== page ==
The 2014 Arctic Cat el Tigre 6000 is noteworthy for many reasons, including the new Arctic Cat-built DSI 2-stroke engine coupled with the return of its hallowed name to the lineup.
Interestingly, it’s not the first time that “el Tigre 6000” came back to the litter sporting new technology.
The first time was in 1985, when the el Tigre 6000 heralded Arctic Cat’s first foray into independent front suspension after arising from the ashes of Arctic Enterprises.
Arctco, Inc., had produced the first Arctic Cat 6000 for 1984, although it was essentially identical to the last leaf-sprung Tiger from the 1981 model year. That and the warmed-over 1984 Panther were enough to get the new company on its feet, but it would be the 1985 AFS el Tigre and Cougar models that gave the brand some serious traction.
Sporting the A-Frame front suspension with 7.5-in. of travel, a 37-in. ski stance and an all-new rear suspension with twin, outboard-mounted coil-over shocks (with 7-in. of travel), the AFS el Tigre was a huge departure from the previous leafer.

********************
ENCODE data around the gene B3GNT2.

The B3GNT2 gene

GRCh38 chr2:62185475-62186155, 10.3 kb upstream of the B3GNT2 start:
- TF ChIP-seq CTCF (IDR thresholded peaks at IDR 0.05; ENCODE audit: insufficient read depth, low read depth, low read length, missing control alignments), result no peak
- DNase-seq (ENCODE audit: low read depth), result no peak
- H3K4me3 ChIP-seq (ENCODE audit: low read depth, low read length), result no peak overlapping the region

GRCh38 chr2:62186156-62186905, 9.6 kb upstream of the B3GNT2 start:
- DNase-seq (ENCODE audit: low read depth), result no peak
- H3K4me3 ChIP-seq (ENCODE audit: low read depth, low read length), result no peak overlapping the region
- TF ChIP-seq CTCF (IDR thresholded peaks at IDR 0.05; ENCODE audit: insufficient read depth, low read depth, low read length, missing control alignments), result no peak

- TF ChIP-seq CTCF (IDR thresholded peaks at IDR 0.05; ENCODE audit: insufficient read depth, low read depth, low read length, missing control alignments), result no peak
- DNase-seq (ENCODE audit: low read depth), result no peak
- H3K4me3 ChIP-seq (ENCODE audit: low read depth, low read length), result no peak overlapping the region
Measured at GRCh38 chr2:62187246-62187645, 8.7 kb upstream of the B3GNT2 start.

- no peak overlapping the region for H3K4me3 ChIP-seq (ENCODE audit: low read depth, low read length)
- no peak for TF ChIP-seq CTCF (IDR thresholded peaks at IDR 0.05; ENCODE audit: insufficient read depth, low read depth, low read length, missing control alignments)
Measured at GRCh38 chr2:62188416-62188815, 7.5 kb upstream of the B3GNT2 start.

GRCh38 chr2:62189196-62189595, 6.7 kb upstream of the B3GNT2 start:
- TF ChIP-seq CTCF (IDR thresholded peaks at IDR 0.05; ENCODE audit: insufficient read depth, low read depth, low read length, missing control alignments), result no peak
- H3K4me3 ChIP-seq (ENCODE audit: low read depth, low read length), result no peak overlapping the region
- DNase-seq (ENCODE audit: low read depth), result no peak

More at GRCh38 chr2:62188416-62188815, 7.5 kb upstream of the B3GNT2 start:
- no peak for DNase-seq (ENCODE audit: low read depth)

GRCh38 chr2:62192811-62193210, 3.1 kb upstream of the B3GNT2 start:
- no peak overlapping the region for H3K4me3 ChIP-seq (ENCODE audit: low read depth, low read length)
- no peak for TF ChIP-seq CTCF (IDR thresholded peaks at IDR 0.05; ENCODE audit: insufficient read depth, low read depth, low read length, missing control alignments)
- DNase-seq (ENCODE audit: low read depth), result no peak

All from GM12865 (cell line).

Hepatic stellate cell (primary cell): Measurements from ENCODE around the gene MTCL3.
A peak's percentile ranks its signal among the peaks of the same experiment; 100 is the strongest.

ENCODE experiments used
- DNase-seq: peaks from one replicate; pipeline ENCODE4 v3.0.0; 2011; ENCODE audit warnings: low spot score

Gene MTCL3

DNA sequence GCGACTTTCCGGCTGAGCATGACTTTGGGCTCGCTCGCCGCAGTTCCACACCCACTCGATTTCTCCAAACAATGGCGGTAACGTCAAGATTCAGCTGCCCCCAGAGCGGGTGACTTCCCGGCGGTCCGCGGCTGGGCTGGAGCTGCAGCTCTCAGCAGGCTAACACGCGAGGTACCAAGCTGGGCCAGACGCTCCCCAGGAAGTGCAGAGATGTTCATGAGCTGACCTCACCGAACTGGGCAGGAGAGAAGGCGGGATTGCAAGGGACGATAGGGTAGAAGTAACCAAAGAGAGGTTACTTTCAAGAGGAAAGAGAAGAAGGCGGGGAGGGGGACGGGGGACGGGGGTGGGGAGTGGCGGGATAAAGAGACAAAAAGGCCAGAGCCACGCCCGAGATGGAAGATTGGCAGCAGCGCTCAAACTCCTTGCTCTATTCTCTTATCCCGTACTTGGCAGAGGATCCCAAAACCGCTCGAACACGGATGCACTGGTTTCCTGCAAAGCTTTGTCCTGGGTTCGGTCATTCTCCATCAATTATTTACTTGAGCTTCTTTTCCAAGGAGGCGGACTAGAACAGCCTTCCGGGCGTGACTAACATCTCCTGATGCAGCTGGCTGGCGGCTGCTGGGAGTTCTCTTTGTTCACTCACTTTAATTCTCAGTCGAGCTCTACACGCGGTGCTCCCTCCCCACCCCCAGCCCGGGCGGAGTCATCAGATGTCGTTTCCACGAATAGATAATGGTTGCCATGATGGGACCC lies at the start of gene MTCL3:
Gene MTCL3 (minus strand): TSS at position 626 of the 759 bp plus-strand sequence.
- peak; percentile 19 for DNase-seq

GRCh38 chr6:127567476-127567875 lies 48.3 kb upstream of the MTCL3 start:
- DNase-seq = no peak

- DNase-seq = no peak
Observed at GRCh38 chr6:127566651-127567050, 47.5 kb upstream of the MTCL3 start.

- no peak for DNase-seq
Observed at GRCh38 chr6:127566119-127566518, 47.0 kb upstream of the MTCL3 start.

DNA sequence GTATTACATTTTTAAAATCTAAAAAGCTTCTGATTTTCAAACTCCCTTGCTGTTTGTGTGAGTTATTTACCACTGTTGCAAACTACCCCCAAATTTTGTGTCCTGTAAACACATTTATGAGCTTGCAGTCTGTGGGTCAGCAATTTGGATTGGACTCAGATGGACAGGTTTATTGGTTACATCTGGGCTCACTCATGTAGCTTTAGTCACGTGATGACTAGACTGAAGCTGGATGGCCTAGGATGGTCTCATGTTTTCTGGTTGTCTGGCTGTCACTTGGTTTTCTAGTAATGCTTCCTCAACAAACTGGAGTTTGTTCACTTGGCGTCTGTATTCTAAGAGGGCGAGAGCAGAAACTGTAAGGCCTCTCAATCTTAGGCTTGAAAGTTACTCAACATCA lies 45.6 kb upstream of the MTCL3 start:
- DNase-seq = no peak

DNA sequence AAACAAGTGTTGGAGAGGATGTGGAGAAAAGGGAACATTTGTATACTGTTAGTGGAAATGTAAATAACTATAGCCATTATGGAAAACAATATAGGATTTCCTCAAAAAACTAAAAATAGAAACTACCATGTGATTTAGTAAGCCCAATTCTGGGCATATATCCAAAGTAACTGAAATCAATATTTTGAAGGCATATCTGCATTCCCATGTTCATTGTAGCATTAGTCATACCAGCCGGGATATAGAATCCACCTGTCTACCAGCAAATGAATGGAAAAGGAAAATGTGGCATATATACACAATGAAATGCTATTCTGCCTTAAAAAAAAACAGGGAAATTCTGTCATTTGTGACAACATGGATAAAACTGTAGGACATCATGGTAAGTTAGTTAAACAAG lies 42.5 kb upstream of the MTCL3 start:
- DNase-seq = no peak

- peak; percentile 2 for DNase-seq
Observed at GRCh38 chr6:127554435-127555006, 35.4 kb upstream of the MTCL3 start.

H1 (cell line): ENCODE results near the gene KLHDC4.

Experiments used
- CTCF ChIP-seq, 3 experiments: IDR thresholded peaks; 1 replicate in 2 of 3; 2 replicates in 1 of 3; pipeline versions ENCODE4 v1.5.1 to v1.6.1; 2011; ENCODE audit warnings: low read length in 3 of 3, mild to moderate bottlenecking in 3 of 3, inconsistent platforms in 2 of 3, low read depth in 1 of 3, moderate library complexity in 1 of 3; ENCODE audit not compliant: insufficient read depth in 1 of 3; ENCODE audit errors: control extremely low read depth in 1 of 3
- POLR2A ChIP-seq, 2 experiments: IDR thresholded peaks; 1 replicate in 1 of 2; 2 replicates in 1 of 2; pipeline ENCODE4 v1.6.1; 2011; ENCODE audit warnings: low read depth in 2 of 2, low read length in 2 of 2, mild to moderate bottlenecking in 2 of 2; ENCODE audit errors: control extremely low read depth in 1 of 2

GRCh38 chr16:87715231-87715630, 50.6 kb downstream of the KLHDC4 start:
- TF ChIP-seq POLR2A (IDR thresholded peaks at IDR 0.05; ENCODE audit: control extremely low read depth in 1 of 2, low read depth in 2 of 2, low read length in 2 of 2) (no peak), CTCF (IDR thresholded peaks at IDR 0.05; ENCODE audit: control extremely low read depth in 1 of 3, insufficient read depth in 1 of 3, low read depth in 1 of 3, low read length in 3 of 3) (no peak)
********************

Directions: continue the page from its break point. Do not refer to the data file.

The 1985 el Tigre 6000 weighed a claimed 432 lbs.; was 106 in. long; had a 7-gallon fuel capacity; sported a mechanical disc brake; was powered by the 500cc liquid-twin engine (that required premix!); and had an MSRP of $4,699.
I distinctly remember the first time I saw one in a magazine, and the first time I saw one in person. Both times I was nearly shocked by how aggressive this machine looked. It seemed extra-wide, super-tall and almost intimidating.
What strikes me now as I reflect on that ’85 Tiger is just how tame it is compared to pretty much any modern sled, especially the new ZR6000 el Tigre (which is 12 in. longer; 50-hp more powerful with 5 additional gallons of fuel capacity; and $6,500 more expensive [not inflation-adjusted]).
The stature of the ’85 is completely mild compared to the 2014 model, which isn’t much of a surprise when you think about the super-sizing of every product in the past 30 years.
I was 17 years old in 1985 when I experienced the slight intimidation of the then-new el Tigre 6000. I wonder if 17 year olds today have a similar reaction when they look at the new Tiger?